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									    The analysis of the Beautiful (II)

      “Kant: Critique of the Power of Judgment”
                 University of Iceland
                     Session 5-6

Text: Critique of the Aesthtical Power of Judgment (6-9)

                    Claus Beisbart
                                     References third Critique: Guyer/Matthews
The second moment

   Table of Judgment
(Critique of Pure Reason)

I. Quantity of Judgments



           Universality in which sense?

1. Universality of form (or logical quantity, in Kant's terms, 100):

For all x: x has property P.

This is not the universality that Kant has in mind.

He even says that every judgment of taste is singular (100).

Why does he say so?
                Logical universality

Kant's picture: you have to check whether a particular thing
actually gives you pleasure.

It doesn't make sense to check a class of things. You can
check them one after the other, and then summarize your
experience. But this summarizing doesn't interest Kant any
more. He is interested in your experience, and thus, for him, a
judgment of taste is only about particular objects – is singular
         A variety of logical universality?

Cf. Richard M. Hare:

Moral judgments are universalizable

Whenever you say that some particular action is morally right, then
you are committed to a general principle that entails that this
particular action is right.

Idea: Moral judgments are often singular, but there is always a
moral principle in the backing.

This is again not what Kant wants to say, as we shall see.
             Another kind of universality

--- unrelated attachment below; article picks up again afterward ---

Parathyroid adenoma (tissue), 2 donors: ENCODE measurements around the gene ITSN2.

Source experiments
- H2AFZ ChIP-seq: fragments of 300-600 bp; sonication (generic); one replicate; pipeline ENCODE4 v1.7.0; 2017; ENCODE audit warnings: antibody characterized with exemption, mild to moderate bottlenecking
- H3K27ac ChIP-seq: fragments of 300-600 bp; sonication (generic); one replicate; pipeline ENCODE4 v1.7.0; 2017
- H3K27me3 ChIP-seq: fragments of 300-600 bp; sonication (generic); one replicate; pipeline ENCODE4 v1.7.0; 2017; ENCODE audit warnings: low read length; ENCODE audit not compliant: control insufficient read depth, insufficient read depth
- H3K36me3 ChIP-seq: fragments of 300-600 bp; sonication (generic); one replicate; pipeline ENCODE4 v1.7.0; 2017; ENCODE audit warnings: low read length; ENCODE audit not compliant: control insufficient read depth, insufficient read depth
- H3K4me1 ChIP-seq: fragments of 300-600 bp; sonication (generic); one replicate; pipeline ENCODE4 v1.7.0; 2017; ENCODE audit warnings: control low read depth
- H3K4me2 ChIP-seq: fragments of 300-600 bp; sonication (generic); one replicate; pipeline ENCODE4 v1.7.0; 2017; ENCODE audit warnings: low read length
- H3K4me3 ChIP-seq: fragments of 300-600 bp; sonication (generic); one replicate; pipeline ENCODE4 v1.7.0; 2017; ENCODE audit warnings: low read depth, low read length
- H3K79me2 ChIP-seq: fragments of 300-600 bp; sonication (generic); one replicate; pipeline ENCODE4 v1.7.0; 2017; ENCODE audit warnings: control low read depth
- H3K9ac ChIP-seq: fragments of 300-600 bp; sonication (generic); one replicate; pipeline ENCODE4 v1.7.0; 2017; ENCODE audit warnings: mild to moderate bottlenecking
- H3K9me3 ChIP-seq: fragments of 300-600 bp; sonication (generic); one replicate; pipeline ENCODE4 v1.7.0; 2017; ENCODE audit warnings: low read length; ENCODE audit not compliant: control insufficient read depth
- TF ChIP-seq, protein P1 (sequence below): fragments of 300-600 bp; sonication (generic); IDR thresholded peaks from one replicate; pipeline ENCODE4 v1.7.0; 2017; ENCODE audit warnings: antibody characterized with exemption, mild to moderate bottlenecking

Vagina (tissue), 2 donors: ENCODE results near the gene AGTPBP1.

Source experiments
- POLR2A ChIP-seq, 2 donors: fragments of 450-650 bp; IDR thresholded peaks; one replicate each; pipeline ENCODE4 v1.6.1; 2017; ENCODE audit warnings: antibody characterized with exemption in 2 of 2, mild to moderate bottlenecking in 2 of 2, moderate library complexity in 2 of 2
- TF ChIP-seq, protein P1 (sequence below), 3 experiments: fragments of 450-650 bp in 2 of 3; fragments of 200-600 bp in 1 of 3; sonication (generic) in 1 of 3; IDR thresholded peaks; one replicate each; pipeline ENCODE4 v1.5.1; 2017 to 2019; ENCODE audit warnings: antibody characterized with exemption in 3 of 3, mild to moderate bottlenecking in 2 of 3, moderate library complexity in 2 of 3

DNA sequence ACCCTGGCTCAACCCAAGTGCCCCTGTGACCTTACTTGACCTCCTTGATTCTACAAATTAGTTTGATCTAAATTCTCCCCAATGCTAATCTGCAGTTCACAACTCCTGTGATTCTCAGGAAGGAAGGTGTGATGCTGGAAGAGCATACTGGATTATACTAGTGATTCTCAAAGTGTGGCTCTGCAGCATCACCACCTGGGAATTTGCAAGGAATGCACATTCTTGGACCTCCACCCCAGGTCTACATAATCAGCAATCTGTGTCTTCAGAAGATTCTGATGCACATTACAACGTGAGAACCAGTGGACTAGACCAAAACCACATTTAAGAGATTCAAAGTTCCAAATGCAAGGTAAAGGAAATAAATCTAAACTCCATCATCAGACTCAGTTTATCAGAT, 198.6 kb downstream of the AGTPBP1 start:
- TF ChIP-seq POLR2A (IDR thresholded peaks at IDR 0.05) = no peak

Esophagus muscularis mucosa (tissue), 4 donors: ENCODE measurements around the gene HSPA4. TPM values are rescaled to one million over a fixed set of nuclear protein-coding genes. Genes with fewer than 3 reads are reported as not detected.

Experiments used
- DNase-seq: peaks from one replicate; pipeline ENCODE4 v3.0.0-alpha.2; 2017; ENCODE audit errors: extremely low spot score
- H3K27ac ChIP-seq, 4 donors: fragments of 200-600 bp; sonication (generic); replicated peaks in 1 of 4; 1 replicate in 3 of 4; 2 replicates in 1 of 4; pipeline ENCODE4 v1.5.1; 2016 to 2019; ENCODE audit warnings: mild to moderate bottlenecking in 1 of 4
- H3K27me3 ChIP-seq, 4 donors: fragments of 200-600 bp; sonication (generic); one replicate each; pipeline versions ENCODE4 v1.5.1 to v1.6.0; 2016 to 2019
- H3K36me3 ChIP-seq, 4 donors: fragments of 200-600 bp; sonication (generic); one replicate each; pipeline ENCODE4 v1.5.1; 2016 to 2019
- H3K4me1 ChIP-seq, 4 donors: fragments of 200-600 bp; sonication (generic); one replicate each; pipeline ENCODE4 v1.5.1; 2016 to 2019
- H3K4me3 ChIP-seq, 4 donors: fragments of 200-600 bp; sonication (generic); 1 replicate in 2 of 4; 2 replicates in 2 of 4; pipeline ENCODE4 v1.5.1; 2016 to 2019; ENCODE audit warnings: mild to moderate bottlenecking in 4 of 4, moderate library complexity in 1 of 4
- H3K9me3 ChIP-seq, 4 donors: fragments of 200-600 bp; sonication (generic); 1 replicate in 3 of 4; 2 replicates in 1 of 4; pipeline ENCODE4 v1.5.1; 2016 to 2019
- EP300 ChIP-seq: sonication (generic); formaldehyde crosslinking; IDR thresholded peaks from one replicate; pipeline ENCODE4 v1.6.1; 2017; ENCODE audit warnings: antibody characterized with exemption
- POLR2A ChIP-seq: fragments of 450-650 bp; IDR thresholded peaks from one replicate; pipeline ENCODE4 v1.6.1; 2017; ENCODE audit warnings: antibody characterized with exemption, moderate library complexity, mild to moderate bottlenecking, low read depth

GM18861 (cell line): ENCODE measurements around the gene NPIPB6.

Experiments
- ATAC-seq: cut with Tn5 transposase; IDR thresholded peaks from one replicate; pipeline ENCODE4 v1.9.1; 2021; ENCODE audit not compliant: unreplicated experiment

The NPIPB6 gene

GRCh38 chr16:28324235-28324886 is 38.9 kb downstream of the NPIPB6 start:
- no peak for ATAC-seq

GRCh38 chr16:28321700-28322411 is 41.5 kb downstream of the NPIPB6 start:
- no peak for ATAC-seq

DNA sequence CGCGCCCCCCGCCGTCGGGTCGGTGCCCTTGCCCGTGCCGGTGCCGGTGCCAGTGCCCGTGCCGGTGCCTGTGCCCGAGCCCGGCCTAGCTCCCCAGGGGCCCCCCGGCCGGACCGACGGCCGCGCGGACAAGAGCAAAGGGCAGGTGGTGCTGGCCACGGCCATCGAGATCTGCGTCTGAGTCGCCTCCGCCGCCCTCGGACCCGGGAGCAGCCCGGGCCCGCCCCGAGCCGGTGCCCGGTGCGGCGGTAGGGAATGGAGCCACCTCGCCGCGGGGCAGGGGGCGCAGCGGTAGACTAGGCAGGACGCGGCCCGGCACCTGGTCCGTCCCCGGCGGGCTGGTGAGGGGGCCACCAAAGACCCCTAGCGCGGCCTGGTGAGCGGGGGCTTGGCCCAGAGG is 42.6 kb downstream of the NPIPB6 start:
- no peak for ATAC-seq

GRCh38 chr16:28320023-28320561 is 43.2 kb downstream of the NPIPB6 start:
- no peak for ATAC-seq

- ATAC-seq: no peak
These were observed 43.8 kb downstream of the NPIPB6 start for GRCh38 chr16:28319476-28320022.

“That is beautiful which pleases universally without a concept.”

Idea: A certain presupposition is associated with judgments
of taste, and the presupposition says that everybody would react to
beautiful things in some specific way.

Let us first briefly talk about presuppositions.
             Mackie's distinction

Given: Judgments or a domain of discourse

Conceptual question: What is presupposed in these

Substantive question: Are the presuppositions true? (or,
maybe, are we justified in presupposing what we

Conceptual and substantive questions are in principle
                       An example

Domain of discourse: physicists in the lab talk about atoms.

Conceptual claim: They assume that there are tiny balls called
atoms and that one can know about these atoms.

Substantive thesis: There are (no) atoms; we can (not) know
about atoms (as they are unobservable).

(Scientific realism debate)

1. What exactly is presupposed in judgments of taste
according to Kant? (What is Kant's conceptual claim?)

2. How does Kant argue for his conceptual claim?

3. Is Kant's conceptual thesis true?

4. Is the thing that Kant thinks we presuppose in judgments of
taste true?
     What is Kant's conceptual claim?

Suggestions for the presupposition of the judgment that X is

1. Every person who knows X can understand that I take
pleasure in X.

2. Every person who is in appropriate contact with X would
judge X beautiful, particularly, he would take pleasure from
    Suggestion 2 put into perspective

2 has a similarity with presuppositions connected to other

“All ravens are black.”


“Every person that commands appropriate cognitive
capacities and that is in appropriate contact with ravens
would also judge that all ravens are black.”
                  NB on suggestion 2

Suggestion 2 can be weakened by requiring more conditions:

Every person who is in appropriate contact with X and who is well
educated and who takes the appropriate stance ... would judge X
beautiful, particularly, he would take pleasure from X.

Still, the idea is that the pleasure is shared among everybody who
fulfills certain conditions.
                        Kant himself

“The beautiful is that which, without concepts, is repre-